Right away the Murakami books pose the problem of whom I’m dealing with. I don’t understand Japanese so all the books I’ve read of Murakami’s are in translation. Kafka on the Shore was translated by Philip Gabriel. Is my questioning to be addressed to Gabriel or Murakami? I read somewhere that Murakami, who himself has translated many works into Japanese, doesn’t believe in literal translation. He has encouraged his translators to make what perhaps should be called adaptations. Has something been lost between Japanese content and American English adaptation? In any case I am convinced Philip Gabriel is a great English writer.
It seems too obvious to say that Murakami in this novel is just criticising the point of view that everything must make sense, everything must be explained, by leaving plot details unresolved. That explanation is what fiction does and life doesn’t, so writing about life leaves you with loose ends, and it’s good to accept them and think about them. Life definitely isn’t a detective story and who done it and what was done both remain unanswered questions. Loose ends? You have to live with them. It’s just I’m not used to them in novels.
Kafka on the Shore starts off like a Strugatsky brothers SF novel, with mysterious events following the visit of UFOs to planet earth (or B-52s on a secret mission). That peters out in a lot of reported red tape as the visit is examined by government experts who come to no conclusion. Then we meet the two main characters and their respective plights.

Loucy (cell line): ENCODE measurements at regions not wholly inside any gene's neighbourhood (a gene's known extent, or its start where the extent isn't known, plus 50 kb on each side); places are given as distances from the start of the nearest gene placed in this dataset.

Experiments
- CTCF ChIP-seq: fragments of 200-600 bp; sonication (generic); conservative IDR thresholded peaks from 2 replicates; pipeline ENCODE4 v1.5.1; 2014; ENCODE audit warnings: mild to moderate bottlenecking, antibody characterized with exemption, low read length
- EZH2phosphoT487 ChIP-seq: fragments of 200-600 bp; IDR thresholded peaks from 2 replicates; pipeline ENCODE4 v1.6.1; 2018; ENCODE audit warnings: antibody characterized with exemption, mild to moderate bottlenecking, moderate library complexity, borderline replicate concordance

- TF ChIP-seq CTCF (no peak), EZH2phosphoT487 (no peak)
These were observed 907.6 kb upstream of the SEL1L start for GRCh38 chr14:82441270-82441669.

The book is constructed of parallel narratives of these two main characters, Kafka and Nakata, where we are invited to look for connections and consequent meanings. This is a technique often found in thrillers and best sellers and creates an amount of narrative suspense, as it does here. Yet the actual content of Kafka is not primarily narrative at all, but philosophical. Murakami is and always has been a perceptive writer, and his 10th novel shows quite a bit of wisdom about life and how it should be lived. Kafka on the Shore could equally well have been written as a musing on fate and responsibility. Even the name Kafka suggests the possibility of lack of free will, or determinism, portrayed so hauntingly in The Castle and The Trial. The narrative tension seems just a con trick to hold our attention while Murakami gets his points across. Is this justified?
To my confusion though Murakami remains a fiction writer. He writes plainly and engagingly about ordinary people, even simple and uneducated ones, in such a way to accept their view of the world. We as readers are anchored in Murakami’s world by his insistent use of brand names. And everything is always explained in a Murakami book. In Kafka on the Shore the most abstract metaphysical concept is explained for Kafka (and us) by Oshima the librarian. But the events, OK, the metaphors, are not. That’s the readers’ job.